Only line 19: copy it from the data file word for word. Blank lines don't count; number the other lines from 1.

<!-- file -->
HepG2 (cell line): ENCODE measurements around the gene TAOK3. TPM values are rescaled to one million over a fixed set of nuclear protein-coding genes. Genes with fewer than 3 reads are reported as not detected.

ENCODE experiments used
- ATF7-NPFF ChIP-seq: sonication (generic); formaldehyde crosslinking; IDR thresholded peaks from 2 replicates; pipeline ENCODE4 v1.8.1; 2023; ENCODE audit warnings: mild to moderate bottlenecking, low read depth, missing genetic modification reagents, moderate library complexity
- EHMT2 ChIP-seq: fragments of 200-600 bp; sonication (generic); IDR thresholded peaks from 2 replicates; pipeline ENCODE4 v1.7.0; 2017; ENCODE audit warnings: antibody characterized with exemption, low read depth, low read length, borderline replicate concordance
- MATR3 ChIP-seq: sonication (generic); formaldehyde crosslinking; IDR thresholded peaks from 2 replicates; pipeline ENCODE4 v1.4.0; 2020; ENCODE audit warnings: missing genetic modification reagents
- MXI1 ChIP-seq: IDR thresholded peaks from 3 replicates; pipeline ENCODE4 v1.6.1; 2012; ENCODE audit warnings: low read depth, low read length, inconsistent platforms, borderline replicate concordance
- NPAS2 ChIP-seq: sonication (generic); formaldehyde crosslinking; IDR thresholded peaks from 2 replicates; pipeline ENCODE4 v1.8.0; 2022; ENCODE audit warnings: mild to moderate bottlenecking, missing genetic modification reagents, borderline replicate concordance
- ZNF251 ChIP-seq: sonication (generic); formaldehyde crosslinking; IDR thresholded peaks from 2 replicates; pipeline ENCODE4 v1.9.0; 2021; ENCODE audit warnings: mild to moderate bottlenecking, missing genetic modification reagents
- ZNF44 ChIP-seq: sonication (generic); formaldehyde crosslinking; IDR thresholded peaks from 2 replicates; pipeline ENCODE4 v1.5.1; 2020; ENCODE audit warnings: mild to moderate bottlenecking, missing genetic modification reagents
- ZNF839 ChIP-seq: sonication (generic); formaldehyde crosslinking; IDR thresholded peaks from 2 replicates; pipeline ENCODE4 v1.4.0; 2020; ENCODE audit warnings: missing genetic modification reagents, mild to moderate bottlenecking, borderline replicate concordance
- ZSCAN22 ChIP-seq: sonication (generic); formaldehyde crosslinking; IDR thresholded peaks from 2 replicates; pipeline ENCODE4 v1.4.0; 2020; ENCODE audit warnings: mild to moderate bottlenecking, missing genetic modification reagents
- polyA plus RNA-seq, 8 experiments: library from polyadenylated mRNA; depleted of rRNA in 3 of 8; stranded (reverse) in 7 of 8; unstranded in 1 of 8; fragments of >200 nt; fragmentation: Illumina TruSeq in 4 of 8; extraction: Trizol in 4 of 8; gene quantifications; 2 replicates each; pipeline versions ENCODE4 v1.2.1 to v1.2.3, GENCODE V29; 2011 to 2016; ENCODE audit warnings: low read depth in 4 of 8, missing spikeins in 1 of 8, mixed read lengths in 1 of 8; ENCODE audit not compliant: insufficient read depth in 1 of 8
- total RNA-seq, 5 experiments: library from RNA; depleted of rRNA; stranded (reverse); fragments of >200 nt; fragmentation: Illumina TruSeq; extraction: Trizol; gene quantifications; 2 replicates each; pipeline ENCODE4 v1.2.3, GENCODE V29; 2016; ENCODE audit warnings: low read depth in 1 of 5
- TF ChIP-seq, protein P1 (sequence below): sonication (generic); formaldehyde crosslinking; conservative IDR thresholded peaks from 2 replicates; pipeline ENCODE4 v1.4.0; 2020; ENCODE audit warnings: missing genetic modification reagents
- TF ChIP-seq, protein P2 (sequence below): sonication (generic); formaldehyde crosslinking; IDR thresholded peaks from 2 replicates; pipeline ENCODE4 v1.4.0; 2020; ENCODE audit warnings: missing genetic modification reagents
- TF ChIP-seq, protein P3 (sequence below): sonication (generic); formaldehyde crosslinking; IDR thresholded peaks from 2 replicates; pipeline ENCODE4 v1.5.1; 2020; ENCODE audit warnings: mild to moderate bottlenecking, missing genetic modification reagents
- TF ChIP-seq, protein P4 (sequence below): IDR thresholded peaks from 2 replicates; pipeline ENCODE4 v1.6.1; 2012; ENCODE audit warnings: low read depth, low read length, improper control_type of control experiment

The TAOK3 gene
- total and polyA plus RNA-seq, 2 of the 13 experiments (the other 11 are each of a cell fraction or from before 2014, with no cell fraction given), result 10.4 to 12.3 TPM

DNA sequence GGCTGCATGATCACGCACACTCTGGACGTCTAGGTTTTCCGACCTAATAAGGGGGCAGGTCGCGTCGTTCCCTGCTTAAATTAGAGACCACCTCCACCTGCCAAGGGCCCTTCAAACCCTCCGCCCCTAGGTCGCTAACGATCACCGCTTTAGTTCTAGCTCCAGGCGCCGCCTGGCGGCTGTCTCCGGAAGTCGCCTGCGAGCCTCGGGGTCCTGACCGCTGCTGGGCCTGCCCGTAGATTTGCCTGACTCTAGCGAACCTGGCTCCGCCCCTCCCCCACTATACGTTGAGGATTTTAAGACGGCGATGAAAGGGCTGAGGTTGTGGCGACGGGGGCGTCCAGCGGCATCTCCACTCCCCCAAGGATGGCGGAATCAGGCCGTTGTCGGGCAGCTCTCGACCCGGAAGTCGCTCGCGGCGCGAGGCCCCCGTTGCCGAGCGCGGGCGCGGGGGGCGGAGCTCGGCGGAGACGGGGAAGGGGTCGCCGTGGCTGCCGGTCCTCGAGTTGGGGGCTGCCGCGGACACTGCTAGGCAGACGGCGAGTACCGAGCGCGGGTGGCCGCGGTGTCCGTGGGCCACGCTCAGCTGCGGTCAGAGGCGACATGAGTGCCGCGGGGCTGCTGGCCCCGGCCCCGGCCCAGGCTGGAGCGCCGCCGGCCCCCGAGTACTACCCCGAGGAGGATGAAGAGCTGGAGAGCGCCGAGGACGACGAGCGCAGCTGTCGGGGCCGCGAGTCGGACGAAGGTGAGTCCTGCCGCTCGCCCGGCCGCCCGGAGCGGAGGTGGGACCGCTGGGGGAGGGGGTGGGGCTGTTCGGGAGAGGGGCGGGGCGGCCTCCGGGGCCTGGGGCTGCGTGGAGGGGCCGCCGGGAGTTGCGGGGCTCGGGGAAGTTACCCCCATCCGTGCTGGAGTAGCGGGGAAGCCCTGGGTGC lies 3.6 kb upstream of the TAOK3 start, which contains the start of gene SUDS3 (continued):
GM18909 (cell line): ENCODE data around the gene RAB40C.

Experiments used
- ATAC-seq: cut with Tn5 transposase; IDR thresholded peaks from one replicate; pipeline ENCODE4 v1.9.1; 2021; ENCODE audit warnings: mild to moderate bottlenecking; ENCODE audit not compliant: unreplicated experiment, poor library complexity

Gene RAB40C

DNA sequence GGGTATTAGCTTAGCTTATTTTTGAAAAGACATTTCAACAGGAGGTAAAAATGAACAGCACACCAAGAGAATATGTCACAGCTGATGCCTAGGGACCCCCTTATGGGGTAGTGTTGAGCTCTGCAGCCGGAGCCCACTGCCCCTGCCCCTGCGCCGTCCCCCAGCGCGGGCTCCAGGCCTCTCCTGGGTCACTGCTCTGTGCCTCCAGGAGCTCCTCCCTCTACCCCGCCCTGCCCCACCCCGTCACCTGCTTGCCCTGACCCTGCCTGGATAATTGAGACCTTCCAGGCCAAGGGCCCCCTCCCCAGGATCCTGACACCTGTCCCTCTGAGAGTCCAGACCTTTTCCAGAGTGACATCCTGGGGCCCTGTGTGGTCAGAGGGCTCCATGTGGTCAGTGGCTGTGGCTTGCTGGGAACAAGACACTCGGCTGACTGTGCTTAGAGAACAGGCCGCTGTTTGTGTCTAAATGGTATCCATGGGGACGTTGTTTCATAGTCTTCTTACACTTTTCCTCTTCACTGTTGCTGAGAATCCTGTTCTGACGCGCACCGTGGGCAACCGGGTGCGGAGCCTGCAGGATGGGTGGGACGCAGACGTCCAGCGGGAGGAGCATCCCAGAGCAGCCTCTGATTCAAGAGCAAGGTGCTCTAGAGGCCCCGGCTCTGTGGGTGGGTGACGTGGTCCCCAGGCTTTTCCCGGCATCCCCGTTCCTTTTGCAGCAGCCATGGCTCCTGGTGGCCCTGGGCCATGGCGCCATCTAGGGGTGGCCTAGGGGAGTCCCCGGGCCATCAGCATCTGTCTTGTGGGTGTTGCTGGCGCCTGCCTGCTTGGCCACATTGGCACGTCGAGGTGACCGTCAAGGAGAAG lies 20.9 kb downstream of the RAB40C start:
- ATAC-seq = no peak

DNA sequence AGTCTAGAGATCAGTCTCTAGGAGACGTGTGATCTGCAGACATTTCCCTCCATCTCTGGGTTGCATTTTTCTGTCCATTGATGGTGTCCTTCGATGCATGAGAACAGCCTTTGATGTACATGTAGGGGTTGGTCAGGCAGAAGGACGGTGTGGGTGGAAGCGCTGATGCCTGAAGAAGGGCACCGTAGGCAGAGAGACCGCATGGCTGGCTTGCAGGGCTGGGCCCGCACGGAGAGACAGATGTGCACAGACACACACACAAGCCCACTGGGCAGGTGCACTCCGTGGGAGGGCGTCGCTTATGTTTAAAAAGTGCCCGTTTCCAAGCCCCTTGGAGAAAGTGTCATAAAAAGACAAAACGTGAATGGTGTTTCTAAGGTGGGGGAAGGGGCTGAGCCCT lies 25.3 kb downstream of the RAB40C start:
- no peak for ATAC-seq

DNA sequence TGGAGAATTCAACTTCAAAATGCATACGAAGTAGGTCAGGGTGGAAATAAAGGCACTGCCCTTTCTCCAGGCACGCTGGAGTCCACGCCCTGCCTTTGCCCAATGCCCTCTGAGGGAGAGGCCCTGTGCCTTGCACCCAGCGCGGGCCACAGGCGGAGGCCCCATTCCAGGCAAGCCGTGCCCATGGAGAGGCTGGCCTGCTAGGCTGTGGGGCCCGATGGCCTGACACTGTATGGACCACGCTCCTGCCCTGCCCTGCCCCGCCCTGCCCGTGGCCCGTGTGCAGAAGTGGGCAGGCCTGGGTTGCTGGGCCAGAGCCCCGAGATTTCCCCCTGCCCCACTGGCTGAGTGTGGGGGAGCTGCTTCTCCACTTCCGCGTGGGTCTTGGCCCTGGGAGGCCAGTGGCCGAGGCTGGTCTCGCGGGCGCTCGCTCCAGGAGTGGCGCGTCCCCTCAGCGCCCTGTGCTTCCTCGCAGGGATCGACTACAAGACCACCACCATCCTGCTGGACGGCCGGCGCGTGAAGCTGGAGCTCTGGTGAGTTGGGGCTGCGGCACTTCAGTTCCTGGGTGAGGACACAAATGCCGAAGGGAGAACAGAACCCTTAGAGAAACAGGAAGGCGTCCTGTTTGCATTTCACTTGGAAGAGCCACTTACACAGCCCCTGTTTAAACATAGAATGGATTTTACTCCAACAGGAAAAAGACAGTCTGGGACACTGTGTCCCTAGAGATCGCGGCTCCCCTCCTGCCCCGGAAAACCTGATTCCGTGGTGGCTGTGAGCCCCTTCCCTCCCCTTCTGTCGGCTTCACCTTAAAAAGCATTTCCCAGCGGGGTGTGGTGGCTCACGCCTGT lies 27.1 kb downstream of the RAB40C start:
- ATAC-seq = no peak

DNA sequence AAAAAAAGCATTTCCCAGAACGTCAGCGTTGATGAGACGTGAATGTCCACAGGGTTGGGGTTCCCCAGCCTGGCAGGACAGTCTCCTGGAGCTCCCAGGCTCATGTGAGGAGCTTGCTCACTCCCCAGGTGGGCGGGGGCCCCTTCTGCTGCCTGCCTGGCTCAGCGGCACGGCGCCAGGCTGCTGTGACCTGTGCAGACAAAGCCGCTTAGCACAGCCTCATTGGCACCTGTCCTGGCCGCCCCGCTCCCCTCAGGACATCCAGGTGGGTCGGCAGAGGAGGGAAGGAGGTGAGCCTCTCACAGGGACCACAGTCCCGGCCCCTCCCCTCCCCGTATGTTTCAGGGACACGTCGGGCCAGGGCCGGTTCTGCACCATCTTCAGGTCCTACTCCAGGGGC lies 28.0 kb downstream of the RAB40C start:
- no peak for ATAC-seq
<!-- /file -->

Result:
- total and polyA plus RNA-seq, 2 of the 13 experiments (the other 11 are each of a cell fraction or from before 2014, with no cell fraction given), result 10.4 to 12.3 TPM